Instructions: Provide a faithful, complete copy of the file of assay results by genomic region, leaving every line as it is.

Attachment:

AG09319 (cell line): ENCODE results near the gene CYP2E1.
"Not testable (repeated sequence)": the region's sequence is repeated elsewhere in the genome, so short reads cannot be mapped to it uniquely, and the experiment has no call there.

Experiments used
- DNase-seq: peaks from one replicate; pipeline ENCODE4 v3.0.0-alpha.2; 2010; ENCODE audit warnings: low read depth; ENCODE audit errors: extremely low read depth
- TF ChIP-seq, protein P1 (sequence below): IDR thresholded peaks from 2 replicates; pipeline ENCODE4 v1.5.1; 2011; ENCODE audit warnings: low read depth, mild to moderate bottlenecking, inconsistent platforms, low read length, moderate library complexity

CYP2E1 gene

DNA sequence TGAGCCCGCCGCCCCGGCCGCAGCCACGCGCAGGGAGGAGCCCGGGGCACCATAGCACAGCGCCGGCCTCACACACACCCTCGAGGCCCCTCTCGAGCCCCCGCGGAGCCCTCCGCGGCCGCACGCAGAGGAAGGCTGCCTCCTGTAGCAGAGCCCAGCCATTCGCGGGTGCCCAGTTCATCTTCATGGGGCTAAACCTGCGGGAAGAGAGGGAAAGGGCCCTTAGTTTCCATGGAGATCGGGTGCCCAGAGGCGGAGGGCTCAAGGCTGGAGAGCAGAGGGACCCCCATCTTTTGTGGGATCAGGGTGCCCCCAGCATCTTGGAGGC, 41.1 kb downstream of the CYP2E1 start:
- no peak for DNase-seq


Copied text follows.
AG09319 (cell line): ENCODE results near the gene CYP2E1.
"Not testable (repeated sequence)": the region's sequence is repeated elsewhere in the genome, so short reads cannot be mapped to it uniquely, and the experiment has no call there.

Experiments used
- DNase-seq: peaks from one replicate; pipeline ENCODE4 v3.0.0-alpha.2; 2010; ENCODE audit warnings: low read depth; ENCODE audit errors: extremely low read depth
- TF ChIP-seq, protein P1 (sequence below): IDR thresholded peaks from 2 replicates; pipeline ENCODE4 v1.5.1; 2011; ENCODE audit warnings: low read depth, mild to moderate bottlenecking, inconsistent platforms, low read length, moderate library complexity

CYP2E1 gene

DNA sequence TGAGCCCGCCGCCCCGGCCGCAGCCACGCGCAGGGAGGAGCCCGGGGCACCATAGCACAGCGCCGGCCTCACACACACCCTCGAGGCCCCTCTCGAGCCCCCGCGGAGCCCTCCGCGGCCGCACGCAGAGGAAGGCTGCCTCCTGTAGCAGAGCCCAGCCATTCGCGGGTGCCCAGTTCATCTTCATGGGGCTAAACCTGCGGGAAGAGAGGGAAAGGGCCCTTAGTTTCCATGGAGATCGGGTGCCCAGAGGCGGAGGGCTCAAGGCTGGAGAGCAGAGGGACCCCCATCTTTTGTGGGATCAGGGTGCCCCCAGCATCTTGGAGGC, 41.1 kb downstream of the CYP2E1 start:
- no peak for DNase-seq